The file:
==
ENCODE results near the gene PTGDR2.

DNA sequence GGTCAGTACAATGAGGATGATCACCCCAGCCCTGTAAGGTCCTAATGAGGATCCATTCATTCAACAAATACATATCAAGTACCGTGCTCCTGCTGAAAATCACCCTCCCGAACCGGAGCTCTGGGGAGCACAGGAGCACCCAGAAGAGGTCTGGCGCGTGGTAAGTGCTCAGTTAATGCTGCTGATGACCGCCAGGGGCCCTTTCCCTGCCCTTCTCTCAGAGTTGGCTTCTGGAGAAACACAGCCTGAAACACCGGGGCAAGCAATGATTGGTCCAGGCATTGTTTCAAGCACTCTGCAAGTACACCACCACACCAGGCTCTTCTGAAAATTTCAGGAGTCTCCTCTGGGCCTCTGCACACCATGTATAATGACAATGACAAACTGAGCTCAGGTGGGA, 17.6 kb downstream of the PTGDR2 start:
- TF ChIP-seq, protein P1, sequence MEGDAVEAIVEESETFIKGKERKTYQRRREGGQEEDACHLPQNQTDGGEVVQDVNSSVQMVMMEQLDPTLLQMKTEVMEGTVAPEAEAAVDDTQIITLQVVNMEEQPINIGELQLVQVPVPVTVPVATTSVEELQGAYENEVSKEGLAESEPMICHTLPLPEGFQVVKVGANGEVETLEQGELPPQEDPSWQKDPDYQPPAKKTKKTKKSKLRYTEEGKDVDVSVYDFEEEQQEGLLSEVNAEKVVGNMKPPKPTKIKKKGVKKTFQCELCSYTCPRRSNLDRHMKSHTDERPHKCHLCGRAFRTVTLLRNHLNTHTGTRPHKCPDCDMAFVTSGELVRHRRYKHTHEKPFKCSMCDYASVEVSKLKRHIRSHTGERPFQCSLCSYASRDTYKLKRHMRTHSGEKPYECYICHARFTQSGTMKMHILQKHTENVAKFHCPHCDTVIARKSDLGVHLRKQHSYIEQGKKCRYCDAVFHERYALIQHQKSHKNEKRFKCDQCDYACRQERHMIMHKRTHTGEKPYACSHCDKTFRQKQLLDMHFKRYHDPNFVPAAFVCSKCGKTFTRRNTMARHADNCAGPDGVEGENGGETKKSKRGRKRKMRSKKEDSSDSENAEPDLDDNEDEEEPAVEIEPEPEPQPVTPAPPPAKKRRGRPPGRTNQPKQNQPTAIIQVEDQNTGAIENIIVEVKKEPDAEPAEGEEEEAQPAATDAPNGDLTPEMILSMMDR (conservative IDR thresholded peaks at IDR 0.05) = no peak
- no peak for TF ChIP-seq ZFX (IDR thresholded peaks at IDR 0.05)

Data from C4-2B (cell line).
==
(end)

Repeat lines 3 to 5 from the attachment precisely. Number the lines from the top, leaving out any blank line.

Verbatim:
- TF ChIP-seq, protein P1, sequence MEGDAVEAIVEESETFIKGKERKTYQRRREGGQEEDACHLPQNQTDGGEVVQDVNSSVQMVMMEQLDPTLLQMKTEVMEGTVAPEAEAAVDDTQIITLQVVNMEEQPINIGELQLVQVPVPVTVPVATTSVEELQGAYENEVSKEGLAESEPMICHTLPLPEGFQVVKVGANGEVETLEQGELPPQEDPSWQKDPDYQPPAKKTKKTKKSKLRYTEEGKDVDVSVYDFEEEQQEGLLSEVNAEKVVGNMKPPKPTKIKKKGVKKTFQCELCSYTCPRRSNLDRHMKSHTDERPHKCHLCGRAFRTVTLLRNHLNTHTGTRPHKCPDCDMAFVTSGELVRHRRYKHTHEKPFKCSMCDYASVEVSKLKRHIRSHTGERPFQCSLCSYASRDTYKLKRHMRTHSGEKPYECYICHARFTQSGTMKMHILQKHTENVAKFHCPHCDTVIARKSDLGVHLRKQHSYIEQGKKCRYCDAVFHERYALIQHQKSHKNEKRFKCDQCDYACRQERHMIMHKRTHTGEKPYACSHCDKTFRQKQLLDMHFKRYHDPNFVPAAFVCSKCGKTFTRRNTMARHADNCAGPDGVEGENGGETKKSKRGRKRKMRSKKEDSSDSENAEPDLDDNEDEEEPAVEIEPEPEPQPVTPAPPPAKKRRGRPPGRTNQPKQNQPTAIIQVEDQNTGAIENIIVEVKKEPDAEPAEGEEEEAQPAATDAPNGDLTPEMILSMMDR (conservative IDR thresholded peaks at IDR 0.05) = no peak
- no peak for TF ChIP-seq ZFX (IDR thresholded peaks at IDR 0.05)

Data from C4-2B (cell line).